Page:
Facebook commits tons of resources to content review, but investors have moved on 

Facebook has thrown tons of money at the problem of content policing after recent criticism, but reports indicate that investors and users are already over it.


May 16, 2018

To extinguish the data-driven dumpster fire it ignited, Facebook hired 10k content moderators and approved a budget of over $770m for their “community integrity team,” sources told The Wall Street Journal.

But as the ’Book pulls security initiatives out of its sleeve, a transparency report suggests the content problem is growing — while Facebook’s earnings suggests people are already over it.

Move fast and… fix things??

After weathering the barrage of twitter criticism following the Cambridge Analytica storm, captain Zuckerberg has focused on rebuilding the tech titan’s tarnished reputation.

So far, Facebook’s overhauled its news feed, removed 200+ apps, deleted 583m fake accounts, and created programs to help Facebook fiends (especially young ones) understand how much data they’re giving up.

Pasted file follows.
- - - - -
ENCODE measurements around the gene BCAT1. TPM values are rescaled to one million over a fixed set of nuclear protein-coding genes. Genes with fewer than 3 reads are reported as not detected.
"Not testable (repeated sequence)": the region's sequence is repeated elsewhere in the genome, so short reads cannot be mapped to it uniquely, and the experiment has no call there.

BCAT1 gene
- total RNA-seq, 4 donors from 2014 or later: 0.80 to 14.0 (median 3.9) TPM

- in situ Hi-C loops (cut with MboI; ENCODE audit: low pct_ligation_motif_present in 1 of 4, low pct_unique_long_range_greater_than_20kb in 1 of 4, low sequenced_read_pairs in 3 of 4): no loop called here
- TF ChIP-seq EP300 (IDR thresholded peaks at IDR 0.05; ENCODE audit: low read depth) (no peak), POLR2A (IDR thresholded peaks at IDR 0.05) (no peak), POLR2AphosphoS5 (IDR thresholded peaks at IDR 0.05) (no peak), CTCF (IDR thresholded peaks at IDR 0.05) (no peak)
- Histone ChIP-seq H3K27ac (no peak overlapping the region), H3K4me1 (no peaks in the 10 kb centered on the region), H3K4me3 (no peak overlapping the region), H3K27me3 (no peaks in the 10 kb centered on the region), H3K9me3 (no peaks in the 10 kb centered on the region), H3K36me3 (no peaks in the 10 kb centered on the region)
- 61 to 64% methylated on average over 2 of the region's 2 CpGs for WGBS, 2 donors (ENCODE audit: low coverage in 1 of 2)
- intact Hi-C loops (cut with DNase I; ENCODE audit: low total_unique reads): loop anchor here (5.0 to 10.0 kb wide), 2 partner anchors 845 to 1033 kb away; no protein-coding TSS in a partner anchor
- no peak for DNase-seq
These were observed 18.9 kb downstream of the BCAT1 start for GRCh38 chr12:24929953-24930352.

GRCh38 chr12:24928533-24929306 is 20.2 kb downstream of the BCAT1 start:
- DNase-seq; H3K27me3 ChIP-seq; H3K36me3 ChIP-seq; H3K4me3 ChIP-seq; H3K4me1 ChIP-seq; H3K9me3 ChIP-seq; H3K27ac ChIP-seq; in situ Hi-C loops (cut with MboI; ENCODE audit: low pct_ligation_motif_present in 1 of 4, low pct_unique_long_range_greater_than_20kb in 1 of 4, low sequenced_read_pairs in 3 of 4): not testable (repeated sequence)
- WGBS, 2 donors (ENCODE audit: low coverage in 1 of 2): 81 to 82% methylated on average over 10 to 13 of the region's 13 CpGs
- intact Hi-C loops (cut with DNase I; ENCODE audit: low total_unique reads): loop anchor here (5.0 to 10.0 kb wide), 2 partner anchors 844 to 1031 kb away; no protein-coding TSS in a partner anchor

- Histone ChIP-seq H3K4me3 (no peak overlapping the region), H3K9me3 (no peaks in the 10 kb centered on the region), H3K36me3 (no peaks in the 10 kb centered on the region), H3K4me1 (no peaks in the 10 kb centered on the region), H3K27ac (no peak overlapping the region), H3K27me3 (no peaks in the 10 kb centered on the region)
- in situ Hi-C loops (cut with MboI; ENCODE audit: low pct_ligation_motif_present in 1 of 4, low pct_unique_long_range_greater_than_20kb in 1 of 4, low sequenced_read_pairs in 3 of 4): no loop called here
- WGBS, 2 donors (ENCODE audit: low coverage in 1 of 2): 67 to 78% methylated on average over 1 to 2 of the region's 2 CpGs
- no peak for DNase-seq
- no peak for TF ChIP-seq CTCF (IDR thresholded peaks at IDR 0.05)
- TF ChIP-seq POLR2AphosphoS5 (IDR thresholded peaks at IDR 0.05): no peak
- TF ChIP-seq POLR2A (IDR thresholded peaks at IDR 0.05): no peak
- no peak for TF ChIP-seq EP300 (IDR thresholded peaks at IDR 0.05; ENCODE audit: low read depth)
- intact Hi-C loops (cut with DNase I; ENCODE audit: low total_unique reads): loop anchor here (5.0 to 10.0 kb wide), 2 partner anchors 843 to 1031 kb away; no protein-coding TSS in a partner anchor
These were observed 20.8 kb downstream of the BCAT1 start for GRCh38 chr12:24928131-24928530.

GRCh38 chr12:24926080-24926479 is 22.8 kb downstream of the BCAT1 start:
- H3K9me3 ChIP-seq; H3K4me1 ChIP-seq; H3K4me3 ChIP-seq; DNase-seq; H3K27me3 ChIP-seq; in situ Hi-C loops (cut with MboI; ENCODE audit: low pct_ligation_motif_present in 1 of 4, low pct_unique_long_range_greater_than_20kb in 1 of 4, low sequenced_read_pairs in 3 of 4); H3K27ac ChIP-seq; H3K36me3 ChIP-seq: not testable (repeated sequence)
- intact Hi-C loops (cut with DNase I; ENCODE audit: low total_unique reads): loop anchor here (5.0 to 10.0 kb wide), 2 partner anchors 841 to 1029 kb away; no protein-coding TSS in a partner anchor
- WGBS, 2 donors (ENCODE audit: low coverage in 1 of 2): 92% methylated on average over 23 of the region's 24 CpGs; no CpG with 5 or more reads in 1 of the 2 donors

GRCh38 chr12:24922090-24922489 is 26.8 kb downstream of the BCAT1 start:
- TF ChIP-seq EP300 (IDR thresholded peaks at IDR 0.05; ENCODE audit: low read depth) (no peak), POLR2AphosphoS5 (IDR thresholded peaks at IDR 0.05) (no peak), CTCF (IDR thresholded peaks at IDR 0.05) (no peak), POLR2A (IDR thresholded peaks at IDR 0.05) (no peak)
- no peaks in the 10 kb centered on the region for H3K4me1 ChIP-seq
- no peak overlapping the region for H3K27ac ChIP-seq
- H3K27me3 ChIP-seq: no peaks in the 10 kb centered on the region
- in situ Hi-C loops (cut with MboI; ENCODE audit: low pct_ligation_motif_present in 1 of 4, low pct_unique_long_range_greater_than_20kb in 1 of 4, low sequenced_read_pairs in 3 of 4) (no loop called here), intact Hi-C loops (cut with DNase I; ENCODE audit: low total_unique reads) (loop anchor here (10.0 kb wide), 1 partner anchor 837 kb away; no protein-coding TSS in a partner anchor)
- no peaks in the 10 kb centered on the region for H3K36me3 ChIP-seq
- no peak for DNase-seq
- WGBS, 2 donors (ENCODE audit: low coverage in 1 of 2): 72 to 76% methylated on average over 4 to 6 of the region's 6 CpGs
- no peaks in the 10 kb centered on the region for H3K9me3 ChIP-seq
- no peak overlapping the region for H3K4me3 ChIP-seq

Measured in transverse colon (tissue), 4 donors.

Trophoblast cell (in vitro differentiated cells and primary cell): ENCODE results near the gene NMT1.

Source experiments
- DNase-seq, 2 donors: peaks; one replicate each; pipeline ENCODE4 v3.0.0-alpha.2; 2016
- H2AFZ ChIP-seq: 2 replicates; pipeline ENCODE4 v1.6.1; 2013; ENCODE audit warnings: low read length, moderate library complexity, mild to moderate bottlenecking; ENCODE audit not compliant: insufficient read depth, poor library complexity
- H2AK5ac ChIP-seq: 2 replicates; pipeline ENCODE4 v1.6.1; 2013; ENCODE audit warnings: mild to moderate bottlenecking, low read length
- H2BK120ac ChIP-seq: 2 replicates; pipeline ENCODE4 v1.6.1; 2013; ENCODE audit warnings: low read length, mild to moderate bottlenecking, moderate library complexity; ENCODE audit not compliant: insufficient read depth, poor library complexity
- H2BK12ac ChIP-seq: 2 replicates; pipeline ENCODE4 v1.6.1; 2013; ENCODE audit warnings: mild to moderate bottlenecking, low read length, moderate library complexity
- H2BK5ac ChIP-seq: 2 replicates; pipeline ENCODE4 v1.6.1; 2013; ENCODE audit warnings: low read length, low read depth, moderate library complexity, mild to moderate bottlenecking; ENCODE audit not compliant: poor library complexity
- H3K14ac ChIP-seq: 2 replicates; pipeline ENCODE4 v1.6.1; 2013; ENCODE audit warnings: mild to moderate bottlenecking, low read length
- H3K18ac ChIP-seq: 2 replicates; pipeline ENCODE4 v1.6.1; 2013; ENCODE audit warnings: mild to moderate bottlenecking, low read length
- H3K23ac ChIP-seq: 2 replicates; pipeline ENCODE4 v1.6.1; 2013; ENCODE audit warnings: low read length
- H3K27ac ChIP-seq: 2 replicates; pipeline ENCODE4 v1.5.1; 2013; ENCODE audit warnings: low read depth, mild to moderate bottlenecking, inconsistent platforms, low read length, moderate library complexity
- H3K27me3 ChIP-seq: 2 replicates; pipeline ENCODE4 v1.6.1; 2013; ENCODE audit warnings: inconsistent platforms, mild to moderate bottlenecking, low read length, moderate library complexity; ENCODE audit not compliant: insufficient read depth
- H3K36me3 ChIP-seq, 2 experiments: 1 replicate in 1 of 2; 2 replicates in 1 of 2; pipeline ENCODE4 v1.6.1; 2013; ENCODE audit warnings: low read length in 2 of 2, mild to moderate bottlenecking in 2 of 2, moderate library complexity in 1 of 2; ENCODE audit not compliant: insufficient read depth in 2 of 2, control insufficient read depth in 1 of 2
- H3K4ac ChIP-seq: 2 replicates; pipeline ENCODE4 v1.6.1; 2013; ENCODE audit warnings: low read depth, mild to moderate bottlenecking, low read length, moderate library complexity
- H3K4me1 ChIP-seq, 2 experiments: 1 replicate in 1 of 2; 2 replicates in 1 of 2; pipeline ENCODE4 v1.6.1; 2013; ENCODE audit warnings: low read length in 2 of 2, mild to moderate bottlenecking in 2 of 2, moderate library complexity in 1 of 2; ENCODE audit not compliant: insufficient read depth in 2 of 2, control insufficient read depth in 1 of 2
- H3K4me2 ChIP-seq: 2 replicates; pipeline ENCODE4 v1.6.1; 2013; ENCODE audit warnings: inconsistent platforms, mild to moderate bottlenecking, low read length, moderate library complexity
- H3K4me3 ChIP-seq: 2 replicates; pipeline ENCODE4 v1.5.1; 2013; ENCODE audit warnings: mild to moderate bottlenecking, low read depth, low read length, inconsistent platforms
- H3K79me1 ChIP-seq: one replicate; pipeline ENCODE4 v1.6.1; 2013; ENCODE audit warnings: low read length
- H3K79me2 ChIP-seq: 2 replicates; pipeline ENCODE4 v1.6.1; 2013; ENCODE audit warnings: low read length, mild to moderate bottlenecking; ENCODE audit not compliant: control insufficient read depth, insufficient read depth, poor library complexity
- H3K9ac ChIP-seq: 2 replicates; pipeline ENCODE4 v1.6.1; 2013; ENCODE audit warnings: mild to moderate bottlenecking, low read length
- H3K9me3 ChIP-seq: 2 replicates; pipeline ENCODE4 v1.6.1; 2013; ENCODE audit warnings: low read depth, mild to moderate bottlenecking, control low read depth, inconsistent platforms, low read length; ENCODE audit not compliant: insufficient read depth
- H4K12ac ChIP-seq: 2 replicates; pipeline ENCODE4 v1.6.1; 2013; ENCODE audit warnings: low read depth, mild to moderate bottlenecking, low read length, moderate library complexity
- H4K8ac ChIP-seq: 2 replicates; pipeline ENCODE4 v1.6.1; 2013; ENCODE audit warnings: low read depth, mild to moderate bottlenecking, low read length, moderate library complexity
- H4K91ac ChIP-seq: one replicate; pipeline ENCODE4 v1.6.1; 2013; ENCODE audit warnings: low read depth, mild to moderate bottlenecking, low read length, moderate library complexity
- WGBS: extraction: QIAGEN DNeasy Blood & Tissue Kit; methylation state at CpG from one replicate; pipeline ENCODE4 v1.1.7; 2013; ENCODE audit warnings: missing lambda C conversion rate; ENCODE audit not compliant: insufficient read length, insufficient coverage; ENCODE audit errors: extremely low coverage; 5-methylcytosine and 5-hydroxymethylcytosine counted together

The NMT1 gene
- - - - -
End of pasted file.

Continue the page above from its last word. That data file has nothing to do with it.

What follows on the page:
The truth hurts… but only for a second

Zuck is learning that even a hoodie-wearing army with unlimited funding can’t engineer a quick fix for this problem: Despite the company’s massive efforts to combat them, hate speech and offensive content were on the rise, the report shows.

Facebook AI sniffed out almost 100% of the spam posted on its platform (which was up 15% from the previous quarter), but detected less than 38% of hate speech (which increased 56%) before it got to users.

But, lucky for Zuck, this didn’t impact the bottom line that much after all — Facebook gained back all of the $134B it lost in value, and the number of monthly active users increased by 13% to 2.2B.

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